John Hogan
18th September, 2013 @ 09:50 pm PDT

needs to be tandem, for when friends pop over

nutcase
18th September, 2013 @ 09:55 pm PDT

In my humble opinion, you are making a simple problem much too complex. With a simple platform that is attached by rope or cable to a counterbalance weight, you can use the weight to help you pull yourself up with almost no effort. Look at how this was done in dumb waiters. Even vertically-opening windows have counterbalancing weights.

Les Stagg
19th September, 2013 @ 07:22 am PDT

E.T. Phone home.

Maybe add some ratchet or catch to hold bike if descent not controled by brake. Some means of preventing use my someone who has no idea how to use the thing safely.

OSHA would puke no matter what you do.

Pretty darn nice in my opinion.

Dave B13
19th September, 2013 @ 09:12 am PDT

y not rope ladder?

Larry English
19th September, 2013 @ 09:16 am PDT

One wonders how the tree itself will fare with the friction mounted treehouse - since a tree's growth entails adding layers ("rings") each year is it possible that the bracket surrounding the trunk will eventually cause the tree to die? This is what happens to some trees in the Amazon jungle when vines essentially strangle them.

f8lee
19th September, 2013 @ 09:31 am PDT

I really dig the Swiss Family Robinson vibe. He must not have a fear of heights. I have to agree with Les Stagg that the bicycle is unnecessary but it does have a kind of cool factor about it. What would be really neat is if he could build an entire house using the the neighboring trees as further supports. Why not actually live up there.

Buellrider
19th September, 2013 @ 09:38 am PDT

Slightly concerned about the interface between tree and treehouse. Trees are succeptible to "girdling" or strangulation as their vascular system resides in a thin layer underneith the bark & runs vertically. In rearching my own treehouse recommendations were to minimize number of penetrations and area of bark covered. This design although it sounds tree friendly (no penetrations) could actually be more dangerous than a few well placed stainless or high grade galvanized bolts or lag screws. 8.5 M up you don't want to mess around! Check with a certified arborist.

Mr. Jim
19th September, 2013 @ 09:52 am PDT

All it's missing is a basket on the bike to carry beer up in.

and I doubt the tree will die, this process is called girdling. and takes many years to do, most likely the tree will absorb the mount, and out live the tree house.

Jay Finke
19th September, 2013 @ 10:02 am PDT

You'd never get permission to build that in the UK :(

Chris Hogan
19th September, 2013 @ 11:16 am PDT

I doubt the tree will be affected much by the mount being used. Girdling is the intentional removal of a horizontal band of bark down to heartwood to kill a tree.

Dave B13
19th September, 2013 @ 12:54 pm PDT

I guess a few of the above commenters, don't get it!

Come on, rope ladder? You got to be kidding.

And the "tree ring conservationist" total missed the fact that those support bands appear to be adjustable, to accommodate for future tree growth.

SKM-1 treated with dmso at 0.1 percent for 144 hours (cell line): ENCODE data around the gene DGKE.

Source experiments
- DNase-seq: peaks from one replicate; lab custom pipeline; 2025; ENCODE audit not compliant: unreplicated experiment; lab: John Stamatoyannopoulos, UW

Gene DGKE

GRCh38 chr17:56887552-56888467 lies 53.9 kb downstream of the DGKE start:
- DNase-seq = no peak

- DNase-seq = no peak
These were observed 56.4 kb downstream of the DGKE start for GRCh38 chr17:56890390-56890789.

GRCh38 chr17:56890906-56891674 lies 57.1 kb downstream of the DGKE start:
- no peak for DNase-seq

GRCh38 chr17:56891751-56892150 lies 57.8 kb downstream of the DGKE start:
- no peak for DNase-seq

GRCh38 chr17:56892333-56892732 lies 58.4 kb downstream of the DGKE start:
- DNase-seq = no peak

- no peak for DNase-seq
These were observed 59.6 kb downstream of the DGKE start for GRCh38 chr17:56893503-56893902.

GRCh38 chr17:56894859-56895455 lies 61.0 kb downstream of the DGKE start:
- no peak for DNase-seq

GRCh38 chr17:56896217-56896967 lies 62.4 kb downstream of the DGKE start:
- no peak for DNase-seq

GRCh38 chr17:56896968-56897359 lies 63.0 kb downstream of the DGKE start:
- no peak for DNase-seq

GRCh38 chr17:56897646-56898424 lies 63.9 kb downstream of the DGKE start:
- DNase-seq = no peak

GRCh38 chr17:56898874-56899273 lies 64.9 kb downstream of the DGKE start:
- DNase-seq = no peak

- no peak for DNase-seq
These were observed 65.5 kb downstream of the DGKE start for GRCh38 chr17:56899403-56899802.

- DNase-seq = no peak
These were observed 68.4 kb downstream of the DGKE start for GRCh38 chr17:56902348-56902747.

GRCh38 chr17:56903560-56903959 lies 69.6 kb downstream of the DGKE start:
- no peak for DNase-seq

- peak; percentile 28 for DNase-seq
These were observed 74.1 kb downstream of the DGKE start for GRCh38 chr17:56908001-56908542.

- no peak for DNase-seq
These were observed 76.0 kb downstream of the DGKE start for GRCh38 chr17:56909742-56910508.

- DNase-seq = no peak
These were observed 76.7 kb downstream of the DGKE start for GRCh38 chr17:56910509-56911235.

I guessing, the only way your non-invasive design would "be more dangerous than a few well placed stainless or high grade galvanized bolts or lag screws", would be if you forgot to tighten the support bands properly.

What about the "girdling" or strangulation of the tree? The the bands are sitting off the tree at least two to three inches. The 2x wood support pieces, that elevate the bands above the bark, are running parallel to the tree's vascular system, and with a fair amount of horizontal space between them. I'm no arborist, but my money's on the fact that your design is probably less invasive than screwing lag bolts into the tree.

Although, I would hope that these band were installed and tighten to a pre-determined specific torque requirement, which would be checked and maintained at the periodic appropriate intervals.

All in all, great ingenuity! You did a heck of a nice job, and hell with the nay-sayers!

Good Luck,

Jim Dasher

P.S.: Great article.

jayedwin98020
19th September, 2013 @ 01:21 pm PDT

Good idea, but not complete...

Could have dropped the front wheel. It is useless dead weight. Should have been a tandem. Else, only this Ethan can use the tree house. That is, with the counter weight on the other side, how will the bike go down by itself to pick up another visitor?

Tonghowe Seeto
19th September, 2013 @ 08:56 pm PDT

A much easier and safer solution:

Try a simple pulley with a bag of sand, say 120 pounds that is hauled to the top. Then connect yourself to the line ( a good sailor can help you with details), release the weight and if you weigh 150, your effective weight is now 30 pounds, making it very easy to haul yourself up. On the way down reverse the procedure, leaving the weight in place for your next ascent. If you get tired of the haul with your arms, you can use a couple of little devices called jumars to climb using leg power.

Jack Sprat
23rd September, 2013 @ 07:50 pm PDT

Interesting idea, and clever. However, he did not demonstrate how he gets on and off, could get kinda hairy. He must not have many friends as there seems no provision for sending the bike down or up empty. For that matter it is not ADA compliant : )

John Waller
25th September, 2013 @ 05:17 pm PDT